It turns out that I’ve been living on the doorstep of a really old rail link that helped two towns thrive in the nineteenth century when coal ruled Britain – and I didn’t even know it.
After accidentally stumbling across the walk during a speculative internet search about the local landscape, I decided to use the Bank Holiday weekend to uncover the history of the Fly Line – a now disbanded track between Garforth and Aberford in West Yorkshire.
Along the three-mile route I came across several buildings still wearing the scars of their coal mining heritage. I even discovered the remains of an old carriage. Now, a hundred years on, it’s broken down and almost hidden by the leaves and branches of a local wood.
The walk: Garforth – Aberford Fly Line
The journey began at the top of Ash Lane in Garforth – just round the corner from my house. It really is an inconspicuous start to the walk, but the line didn’t start there. To understand where it originally began needs a lot of imagination since the sidings to Garforth’s pits – and the pits themselves – have been covered by the concrete of a Tesco car park, a housing estate and a dozen warehouses.
Helpfully, this map on the excellent Parlington Hall website shows you where things used to be.
The walk takes you down Ash Lane, past where the Isabella pit used to be, and out to Hawk’s Nest Wood – where the old carriage lays rotting. Apparently a family used to live in it many years ago. It’s hard to imagine now, given the state it’s in.
Beyond there, it takes you past the former sites of the Elizabeth and Lily pits. The M1 now crosses the Fly Line where the old Lily pit used to be, creating this tunnel that wouldn’t have existed when the line was opened in 1834. The tunnel is graced with some amusing graffiti (although you won’t find it amusing if you’re Phoebe Woods).
The picture on the left shows you what the path is like. I’m not sure whether those are the old rails pushing the surface up or something else, but in the distance on the left is Lily Pit Cottage – the pit is long gone but the cottage is still lived in.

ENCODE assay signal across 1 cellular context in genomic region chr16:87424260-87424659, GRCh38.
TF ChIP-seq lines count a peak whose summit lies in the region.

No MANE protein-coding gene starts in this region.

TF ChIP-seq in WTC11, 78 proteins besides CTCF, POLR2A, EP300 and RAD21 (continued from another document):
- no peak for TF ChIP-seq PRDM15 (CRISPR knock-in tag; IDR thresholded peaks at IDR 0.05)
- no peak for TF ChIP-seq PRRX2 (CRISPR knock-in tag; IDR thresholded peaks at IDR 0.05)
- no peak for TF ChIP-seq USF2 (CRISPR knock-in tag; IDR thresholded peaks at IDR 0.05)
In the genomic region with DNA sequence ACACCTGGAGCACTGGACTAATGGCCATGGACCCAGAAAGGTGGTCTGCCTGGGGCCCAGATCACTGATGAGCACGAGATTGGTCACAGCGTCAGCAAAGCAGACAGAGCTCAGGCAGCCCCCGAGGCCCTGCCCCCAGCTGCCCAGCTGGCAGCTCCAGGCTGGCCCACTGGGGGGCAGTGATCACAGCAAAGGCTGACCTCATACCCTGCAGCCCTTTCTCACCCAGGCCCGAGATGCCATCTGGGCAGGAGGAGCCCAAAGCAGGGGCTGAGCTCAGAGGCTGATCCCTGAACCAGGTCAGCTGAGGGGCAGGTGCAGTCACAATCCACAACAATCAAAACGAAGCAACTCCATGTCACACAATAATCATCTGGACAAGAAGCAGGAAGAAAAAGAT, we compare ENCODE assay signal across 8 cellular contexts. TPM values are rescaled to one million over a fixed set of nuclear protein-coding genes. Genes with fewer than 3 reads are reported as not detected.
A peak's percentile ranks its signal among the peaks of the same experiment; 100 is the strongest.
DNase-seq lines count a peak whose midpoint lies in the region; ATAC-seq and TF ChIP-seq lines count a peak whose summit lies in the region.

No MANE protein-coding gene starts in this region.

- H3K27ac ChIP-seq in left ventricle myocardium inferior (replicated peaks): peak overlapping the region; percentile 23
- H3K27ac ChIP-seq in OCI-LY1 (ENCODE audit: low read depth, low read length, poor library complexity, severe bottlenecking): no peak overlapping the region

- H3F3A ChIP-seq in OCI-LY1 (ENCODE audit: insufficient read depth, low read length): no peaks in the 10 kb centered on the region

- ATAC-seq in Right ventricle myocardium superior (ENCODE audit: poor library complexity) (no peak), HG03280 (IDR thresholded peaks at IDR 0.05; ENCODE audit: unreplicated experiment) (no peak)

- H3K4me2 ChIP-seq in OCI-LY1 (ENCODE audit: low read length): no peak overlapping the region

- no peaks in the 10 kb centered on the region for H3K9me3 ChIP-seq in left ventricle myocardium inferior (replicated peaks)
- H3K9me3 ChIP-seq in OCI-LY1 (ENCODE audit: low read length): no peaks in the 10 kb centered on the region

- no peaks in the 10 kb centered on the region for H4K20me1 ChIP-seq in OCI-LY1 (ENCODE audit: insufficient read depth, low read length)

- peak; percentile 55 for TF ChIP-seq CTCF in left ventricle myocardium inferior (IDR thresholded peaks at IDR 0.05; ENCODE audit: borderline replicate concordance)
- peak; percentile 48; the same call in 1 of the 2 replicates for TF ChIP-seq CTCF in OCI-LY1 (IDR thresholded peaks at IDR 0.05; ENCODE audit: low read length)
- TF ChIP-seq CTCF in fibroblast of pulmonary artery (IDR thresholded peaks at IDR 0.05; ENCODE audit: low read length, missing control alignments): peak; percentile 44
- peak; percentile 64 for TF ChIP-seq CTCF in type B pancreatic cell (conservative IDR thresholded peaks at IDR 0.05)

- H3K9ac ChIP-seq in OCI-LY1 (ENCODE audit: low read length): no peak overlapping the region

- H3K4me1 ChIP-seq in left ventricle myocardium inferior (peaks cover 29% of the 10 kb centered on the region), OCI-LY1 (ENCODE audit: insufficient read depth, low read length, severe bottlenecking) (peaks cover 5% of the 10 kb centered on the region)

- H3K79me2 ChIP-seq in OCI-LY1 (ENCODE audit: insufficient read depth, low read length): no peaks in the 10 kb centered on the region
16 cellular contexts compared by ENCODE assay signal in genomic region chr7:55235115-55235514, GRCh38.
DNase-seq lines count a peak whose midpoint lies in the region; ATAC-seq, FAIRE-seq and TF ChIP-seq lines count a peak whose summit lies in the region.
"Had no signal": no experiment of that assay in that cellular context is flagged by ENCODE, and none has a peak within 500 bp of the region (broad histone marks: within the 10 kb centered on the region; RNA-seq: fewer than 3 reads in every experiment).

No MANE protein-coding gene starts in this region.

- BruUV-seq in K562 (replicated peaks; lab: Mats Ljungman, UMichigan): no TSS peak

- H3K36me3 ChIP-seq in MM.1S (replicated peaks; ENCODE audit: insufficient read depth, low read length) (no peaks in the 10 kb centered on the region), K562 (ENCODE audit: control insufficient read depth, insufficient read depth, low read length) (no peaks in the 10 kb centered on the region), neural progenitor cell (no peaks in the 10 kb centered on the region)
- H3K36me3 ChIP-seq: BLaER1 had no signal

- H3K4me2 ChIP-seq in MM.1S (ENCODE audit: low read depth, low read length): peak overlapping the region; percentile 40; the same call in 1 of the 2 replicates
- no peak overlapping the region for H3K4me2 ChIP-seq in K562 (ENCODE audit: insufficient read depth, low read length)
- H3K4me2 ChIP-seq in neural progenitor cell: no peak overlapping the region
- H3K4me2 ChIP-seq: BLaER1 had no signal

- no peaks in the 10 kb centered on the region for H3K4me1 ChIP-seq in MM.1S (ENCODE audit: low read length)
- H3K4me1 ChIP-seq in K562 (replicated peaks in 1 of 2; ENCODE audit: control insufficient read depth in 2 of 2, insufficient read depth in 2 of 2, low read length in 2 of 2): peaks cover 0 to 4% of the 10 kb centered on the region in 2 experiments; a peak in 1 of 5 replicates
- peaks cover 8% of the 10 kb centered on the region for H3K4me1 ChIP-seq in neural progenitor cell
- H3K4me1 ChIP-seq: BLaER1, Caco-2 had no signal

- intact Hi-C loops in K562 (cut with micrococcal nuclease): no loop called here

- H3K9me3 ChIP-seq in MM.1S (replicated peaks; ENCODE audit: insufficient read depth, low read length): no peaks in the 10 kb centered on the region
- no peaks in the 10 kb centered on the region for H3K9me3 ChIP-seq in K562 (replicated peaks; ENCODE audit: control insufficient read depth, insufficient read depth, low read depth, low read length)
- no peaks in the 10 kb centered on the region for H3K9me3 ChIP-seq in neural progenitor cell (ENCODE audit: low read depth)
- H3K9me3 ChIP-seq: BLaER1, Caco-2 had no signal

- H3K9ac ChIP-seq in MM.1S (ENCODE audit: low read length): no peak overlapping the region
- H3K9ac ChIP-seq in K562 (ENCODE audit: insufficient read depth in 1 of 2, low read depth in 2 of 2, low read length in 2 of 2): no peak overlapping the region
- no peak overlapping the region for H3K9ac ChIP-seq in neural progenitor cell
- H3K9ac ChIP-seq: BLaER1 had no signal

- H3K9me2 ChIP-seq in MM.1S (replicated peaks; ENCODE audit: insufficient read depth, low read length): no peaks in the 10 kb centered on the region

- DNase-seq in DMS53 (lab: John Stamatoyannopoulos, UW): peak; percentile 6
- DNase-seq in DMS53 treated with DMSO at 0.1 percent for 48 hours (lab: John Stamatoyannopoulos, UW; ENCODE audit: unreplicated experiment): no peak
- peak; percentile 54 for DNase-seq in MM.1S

Once past the M1 you continue to trace the Fly Line north and through a wooded area. Since I did this walk during May, I came across plenty of bluebells.
The area is pretty dense with trees, but after half a mile or so the track bends to the right a bit and joins Parlington Lane – the road that runs through the old Parlington Estate.
This is where Parlington Hall used to be. I understand that it’s not there any more. There’s a really good website about the history of the Hall, the estate and the wider area of Aberford and Garforth – and it’s updated regularly. The author provides a much better description of the walk and offers more historical detail, so if you live in the area or just fancy a walk along an old rail line because you’re a train geek, check it out.
I’m sure there should be an apostrophe in ‘Gamekeepers Cottage’ but this was a walk in the countryside, so I decided to have a day off and not think about grammar.
Just beyond the Gamekeeper’s Cottage is a tunnel that runs for 200 yards or so. It was a bit creepy. As I understand it, the tunnel wasn’t built for the Fly Line – in fact the trains used to run alongside it, not in it. The Parlington Hall website offers more insight into the purpose of what’s called the Dark Arch, so that’s worth reading too.
A few minutes’ walk on from the Dark Arch is the Light Arch. As you’d expect from the name, this is a much shorter tunnel. In fact it’s more of a bridge. This, as I understand it, was built to carry an estate road over the line. Again, the Parlington Hall website has more information.
For more details from a rail perspective, check out the LNER Encyclopaedia website, which gives great detail about Garforth’s coal pits, the Gascoigne family who used to own the pits, and of course the Fly Line. It’s got some great black and white photos on there too.
Parlington Lane is, as the name would suggest, an established lane. Although it’s wide enough to take cars, it’s not a tarmacked surface and so traffic is non existent. As a result, it makes the area an idea route to cycle on.
Further down the line from the Light Arch is an old abandoned quarry. I think the train used to stop here as there was an old wall that may have been a station entrance or platform. I had to go and stand in it to give the photo some scale.
From the quarry it was just a short walk down the hill to Aberford. There’s an established wall on the left as you come out of the wood, which the track used to hug as it winds its way down to Aberford terminus.
The depot manager’s office, where the coal staithes used to be, still exists, although now it’s a residential property (the white house in the distance in this photo on the left).
I’m not a train enthusiast but I must admit I found myself intrigued by the history of the line – particularly because it was right on my doorstep. It’s a great way to spend a spare Sunday afternoon and comes recommended!